Imagine if George Orwell wrote a lesson for lesbians about individuality and finding one’s self. That’s what first popped into my mind as I watched Jenn Kao’s utterly captivating “Outside.” Then I thought I may be reading too much into the short film because that’s the kind of guy I am … but I don’t think so. I think this film is all about how many people with feelings for the same sex keep themselves closeted because they are scared for one reason or another. They do what they are told, they look for means of escape, and when they finally accept and embrace who they are, they want people to share their joy — only that may not turn out exactly as planned. Until they reach that level of self-awarness, though, they keep themselves isolated from their true selves, and society is more than willing to help them do it.
That’s what I got from this film that centers on Devi (played by the fantastic Courtney Ford), a woman who lives alone in some cell. She eats when she is told to and occasionally looks out a dirty window into the desert. Her contact with the outside world is through a radio, where she talks to other women as they “drop” (slang for taking some sort of drug) and begin to describe their visions of what they’re “experiencing” in the outside world. Devi’s main contact is Ari (Juliet), who constantly describes being on the beach at sunset. Things start to go wrong when intruders, including one outsider woman named M (Keaton Talmadge), encroach upon Devi’s cell. Ari keeps reminding Devi not to look because it only encourages them, but the slightly boyish M has caught Devi’s attention, and soon our heroine is feeding M through a hole in the wall. As the film reaches its subtle conclusion, longings are awakened and secrets revealed.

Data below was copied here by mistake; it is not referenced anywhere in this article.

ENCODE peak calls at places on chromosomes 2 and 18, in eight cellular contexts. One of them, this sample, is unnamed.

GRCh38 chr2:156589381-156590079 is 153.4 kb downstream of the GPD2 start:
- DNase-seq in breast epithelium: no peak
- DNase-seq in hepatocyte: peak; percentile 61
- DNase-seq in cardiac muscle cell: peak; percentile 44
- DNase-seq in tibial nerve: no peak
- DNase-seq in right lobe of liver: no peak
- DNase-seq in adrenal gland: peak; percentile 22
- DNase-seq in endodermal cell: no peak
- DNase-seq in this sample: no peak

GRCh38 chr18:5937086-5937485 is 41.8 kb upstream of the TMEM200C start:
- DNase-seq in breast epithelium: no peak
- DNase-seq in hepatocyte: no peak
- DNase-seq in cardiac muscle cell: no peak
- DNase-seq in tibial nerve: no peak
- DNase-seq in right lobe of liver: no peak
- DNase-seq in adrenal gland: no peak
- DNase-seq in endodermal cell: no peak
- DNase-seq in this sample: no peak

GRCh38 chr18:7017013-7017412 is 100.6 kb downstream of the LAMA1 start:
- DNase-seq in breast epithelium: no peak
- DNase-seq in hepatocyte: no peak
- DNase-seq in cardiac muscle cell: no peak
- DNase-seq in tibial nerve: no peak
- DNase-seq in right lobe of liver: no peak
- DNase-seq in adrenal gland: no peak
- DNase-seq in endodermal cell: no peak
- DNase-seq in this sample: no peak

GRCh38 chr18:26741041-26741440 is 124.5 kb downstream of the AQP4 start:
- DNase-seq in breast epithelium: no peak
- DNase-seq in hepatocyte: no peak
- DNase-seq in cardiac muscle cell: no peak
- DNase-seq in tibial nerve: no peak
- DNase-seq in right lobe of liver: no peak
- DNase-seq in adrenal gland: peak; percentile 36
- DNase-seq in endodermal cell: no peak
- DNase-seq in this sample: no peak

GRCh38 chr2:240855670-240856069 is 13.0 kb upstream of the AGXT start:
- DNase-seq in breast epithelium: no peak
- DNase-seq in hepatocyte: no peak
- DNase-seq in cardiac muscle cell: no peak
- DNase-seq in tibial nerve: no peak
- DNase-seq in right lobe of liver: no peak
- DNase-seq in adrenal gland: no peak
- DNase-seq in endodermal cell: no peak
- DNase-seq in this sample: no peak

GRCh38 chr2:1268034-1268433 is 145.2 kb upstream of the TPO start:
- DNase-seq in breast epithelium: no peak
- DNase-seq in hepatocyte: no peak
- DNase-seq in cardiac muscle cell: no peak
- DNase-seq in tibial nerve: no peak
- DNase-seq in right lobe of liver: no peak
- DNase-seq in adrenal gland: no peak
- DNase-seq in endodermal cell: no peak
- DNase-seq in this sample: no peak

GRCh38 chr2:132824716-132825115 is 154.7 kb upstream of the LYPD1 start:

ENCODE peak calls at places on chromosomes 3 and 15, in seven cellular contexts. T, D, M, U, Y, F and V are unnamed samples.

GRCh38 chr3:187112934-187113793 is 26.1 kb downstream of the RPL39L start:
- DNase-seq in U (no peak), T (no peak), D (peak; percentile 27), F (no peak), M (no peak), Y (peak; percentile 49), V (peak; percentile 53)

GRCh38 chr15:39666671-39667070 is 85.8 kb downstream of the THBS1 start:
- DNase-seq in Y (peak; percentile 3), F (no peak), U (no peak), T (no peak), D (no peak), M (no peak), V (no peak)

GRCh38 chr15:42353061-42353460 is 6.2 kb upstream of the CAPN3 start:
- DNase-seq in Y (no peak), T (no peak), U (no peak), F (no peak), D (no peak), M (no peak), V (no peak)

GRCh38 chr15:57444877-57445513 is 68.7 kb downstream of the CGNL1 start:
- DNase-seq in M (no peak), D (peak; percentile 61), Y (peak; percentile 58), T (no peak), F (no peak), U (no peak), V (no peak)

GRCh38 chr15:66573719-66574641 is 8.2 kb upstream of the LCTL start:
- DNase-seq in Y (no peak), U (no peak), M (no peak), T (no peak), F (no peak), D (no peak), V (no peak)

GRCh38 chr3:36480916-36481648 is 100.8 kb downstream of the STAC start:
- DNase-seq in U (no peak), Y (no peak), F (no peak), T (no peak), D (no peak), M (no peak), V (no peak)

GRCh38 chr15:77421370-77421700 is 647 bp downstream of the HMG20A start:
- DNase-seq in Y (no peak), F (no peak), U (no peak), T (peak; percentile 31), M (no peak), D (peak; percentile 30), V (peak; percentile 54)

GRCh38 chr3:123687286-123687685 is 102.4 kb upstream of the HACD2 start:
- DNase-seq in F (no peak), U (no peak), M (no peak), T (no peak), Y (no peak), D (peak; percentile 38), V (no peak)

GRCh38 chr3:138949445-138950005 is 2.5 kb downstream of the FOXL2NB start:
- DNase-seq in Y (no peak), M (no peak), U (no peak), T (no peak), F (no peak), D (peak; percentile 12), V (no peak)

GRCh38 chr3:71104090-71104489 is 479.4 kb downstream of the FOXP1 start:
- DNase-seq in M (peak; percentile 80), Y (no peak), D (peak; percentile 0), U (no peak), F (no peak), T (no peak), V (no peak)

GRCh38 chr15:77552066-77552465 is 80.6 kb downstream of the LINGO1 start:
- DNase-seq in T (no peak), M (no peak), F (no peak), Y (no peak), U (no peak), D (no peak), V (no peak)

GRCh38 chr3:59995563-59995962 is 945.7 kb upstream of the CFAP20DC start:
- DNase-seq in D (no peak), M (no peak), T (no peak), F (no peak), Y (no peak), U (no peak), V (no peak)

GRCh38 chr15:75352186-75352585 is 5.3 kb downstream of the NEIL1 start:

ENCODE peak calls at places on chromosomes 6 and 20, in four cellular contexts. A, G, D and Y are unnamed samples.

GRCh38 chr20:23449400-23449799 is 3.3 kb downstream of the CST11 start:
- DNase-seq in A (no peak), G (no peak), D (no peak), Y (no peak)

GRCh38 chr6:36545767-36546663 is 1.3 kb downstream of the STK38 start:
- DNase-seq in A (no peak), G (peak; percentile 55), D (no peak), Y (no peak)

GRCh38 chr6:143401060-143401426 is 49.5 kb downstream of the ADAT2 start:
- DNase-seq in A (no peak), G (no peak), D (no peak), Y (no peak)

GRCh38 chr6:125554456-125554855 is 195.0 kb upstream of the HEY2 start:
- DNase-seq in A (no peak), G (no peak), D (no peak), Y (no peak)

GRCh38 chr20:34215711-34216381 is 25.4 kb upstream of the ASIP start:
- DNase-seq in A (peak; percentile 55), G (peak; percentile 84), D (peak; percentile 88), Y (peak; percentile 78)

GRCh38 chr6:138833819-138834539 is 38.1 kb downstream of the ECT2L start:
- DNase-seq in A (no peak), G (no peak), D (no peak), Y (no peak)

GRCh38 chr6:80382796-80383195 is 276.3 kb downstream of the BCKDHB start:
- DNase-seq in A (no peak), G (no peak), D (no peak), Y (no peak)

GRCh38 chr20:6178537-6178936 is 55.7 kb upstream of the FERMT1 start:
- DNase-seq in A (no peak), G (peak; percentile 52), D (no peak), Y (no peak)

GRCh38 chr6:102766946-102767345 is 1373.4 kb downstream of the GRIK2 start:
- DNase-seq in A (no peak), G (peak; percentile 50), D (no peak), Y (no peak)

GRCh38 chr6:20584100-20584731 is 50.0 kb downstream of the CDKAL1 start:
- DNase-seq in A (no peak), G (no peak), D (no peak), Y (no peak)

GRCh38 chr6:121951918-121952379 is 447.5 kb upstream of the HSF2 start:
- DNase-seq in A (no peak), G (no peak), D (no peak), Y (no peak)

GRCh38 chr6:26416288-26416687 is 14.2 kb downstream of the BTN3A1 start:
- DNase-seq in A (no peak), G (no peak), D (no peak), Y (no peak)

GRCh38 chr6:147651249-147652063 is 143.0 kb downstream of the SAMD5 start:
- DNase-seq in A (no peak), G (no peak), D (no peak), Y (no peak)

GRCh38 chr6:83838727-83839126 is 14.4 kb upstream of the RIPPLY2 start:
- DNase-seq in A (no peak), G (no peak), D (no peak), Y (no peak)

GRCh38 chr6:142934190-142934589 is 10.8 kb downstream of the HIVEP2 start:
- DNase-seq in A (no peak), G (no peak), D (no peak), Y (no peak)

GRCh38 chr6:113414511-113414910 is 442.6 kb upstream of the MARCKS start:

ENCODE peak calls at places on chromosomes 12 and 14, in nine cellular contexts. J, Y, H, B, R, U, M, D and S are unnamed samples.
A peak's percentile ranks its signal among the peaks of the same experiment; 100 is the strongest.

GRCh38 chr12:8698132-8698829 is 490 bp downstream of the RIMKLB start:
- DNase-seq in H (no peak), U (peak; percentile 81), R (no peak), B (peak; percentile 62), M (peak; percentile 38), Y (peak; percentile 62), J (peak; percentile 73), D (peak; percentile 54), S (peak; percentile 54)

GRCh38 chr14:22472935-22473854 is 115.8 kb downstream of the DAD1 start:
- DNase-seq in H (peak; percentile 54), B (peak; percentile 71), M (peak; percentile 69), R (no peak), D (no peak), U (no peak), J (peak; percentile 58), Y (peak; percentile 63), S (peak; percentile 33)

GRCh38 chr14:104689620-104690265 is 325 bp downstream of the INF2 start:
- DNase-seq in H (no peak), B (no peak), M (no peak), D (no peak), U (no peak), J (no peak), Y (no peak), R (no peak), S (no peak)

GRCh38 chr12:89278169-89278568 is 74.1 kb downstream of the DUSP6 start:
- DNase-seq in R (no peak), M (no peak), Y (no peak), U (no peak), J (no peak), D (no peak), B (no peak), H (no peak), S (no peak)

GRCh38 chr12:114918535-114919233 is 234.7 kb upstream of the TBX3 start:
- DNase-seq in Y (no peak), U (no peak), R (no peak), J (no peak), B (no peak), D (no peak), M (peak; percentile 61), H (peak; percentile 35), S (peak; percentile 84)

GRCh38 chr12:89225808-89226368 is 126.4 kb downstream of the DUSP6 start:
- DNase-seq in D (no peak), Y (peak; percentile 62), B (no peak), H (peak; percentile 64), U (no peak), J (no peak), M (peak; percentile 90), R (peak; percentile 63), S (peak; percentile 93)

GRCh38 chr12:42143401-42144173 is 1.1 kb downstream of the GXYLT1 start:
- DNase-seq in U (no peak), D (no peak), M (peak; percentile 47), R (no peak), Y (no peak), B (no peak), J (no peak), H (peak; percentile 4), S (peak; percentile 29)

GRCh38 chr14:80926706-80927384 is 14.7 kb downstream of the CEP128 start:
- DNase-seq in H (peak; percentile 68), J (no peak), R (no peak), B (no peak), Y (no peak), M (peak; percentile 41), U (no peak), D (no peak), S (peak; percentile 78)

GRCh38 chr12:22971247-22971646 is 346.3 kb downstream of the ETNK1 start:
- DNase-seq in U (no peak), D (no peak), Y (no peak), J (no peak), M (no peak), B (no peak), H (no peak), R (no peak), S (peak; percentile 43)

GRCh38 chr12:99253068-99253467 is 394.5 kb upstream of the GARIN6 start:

Again, maybe I’m wrong. Maybe this film is just a fun little sci-fi tale, but I doubt it. In fact, I’d go so far as to say this should be shown to kids in high school. The kids who are struggling with their sexual identity are going to get it, while the others will most likely remain quite oblivious (thus saving teachers the calls from irrational parents). Even if I’m wrong, maybe someone will see the same thing I did, and it will save them a lot of grief in the future. And, heck, even if I am wrong, it’s still a great film, and that’s all that really matters.